Network segmentation, or the division of an organization’s network architecture into subnets, allows network or IT administrators to create policies to control how traffic flows within these subnets, as well as create other granular controls. This can prevent unauthorized users from accessing specific network-connected resources like databases and applications and creates micro-perimeters around critical assets and network components, isolating each from the other.
- Monitor your network 24×7 with network monitoring tools
Cyber attacks don’t happen during regular business hours. Monitoring your network around-the-clock is critical to staying safe in today’s threat landscape, so it’s imperative to employ technology and people that can do exactly that. Network telemetry, or the information gathered from network monitoring, allows your organization to not only see what’s happening but understand where risks may be present within the network.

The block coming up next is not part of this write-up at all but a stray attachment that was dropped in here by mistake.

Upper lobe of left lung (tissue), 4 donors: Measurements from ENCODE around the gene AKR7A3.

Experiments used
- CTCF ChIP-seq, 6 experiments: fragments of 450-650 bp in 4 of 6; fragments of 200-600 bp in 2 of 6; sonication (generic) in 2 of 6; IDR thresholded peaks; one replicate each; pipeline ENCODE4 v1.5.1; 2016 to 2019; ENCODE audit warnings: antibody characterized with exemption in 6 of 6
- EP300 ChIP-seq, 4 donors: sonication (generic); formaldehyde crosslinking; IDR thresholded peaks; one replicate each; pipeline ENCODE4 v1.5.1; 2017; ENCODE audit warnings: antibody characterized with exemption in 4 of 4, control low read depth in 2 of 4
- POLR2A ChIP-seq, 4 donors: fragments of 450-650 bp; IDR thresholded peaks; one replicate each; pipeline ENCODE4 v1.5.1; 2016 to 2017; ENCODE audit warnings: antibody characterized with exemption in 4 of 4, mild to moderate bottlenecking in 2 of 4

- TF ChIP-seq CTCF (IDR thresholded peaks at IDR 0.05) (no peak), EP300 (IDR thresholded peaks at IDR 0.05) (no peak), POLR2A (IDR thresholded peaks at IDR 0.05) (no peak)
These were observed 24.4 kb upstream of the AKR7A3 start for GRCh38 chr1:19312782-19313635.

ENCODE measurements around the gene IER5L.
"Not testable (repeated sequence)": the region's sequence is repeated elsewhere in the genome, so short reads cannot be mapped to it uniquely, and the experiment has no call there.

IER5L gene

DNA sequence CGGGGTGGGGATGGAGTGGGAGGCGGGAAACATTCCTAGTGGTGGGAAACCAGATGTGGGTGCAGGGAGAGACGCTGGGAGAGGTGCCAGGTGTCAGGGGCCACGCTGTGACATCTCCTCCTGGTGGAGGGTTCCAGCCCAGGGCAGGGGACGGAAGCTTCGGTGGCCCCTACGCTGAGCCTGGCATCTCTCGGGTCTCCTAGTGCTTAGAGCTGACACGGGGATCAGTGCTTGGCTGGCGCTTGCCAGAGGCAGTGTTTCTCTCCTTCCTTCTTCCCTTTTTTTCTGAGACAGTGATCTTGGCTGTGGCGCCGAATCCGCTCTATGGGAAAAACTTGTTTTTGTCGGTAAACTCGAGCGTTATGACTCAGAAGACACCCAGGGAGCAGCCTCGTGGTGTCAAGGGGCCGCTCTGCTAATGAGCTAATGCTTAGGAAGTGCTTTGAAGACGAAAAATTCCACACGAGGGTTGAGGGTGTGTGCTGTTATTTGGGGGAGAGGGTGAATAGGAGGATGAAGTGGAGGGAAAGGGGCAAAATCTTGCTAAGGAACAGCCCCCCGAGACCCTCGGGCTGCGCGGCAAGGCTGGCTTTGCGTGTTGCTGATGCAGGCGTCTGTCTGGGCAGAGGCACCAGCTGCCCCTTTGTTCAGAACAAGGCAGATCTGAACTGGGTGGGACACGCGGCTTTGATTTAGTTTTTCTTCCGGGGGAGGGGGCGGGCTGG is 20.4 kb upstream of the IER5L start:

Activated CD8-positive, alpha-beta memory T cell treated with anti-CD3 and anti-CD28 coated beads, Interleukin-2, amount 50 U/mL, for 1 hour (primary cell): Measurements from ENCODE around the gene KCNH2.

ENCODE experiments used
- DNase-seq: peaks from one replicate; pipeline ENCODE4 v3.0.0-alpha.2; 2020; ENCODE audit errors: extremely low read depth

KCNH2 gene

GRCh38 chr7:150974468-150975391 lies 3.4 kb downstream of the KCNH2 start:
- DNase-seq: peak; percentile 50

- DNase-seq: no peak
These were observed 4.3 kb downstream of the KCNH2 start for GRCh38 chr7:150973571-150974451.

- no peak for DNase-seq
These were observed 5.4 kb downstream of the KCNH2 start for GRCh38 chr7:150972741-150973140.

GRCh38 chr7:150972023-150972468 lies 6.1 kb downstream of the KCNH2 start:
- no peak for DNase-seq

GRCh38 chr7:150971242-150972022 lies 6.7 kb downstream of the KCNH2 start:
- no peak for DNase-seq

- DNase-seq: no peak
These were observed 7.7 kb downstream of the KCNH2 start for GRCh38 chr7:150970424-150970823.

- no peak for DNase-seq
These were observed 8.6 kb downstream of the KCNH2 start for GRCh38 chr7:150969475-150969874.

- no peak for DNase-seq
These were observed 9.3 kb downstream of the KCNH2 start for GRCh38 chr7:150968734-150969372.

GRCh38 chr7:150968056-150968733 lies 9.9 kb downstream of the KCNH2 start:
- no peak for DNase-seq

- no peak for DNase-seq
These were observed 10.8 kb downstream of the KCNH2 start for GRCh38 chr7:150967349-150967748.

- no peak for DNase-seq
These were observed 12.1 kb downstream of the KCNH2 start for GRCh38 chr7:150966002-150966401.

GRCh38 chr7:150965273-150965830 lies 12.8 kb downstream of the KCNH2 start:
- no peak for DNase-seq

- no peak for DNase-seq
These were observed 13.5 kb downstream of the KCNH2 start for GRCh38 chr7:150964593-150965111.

Learn more about network monitoring.
Effective security operations are necessary to continuously monitor data centers and servers, user login activity, SaaS applications, cloud workloads, email systems, and managed laptops and other endpoints. A SOC enables IT to correlate events across multiple, disparate systems to extract actionable intelligence that aids effective threat detection and response.
Unfortunately, operating and staffing a fully operational SOC can become very expensive, further complicating the problem for small and medium-sized enterprises. In that case, a partnership may be the best option for an organization’s needs.
Explore how a security operations solution can transform your network infrastructure security.
Better understand what proactive cybersecurity looks like with our guide.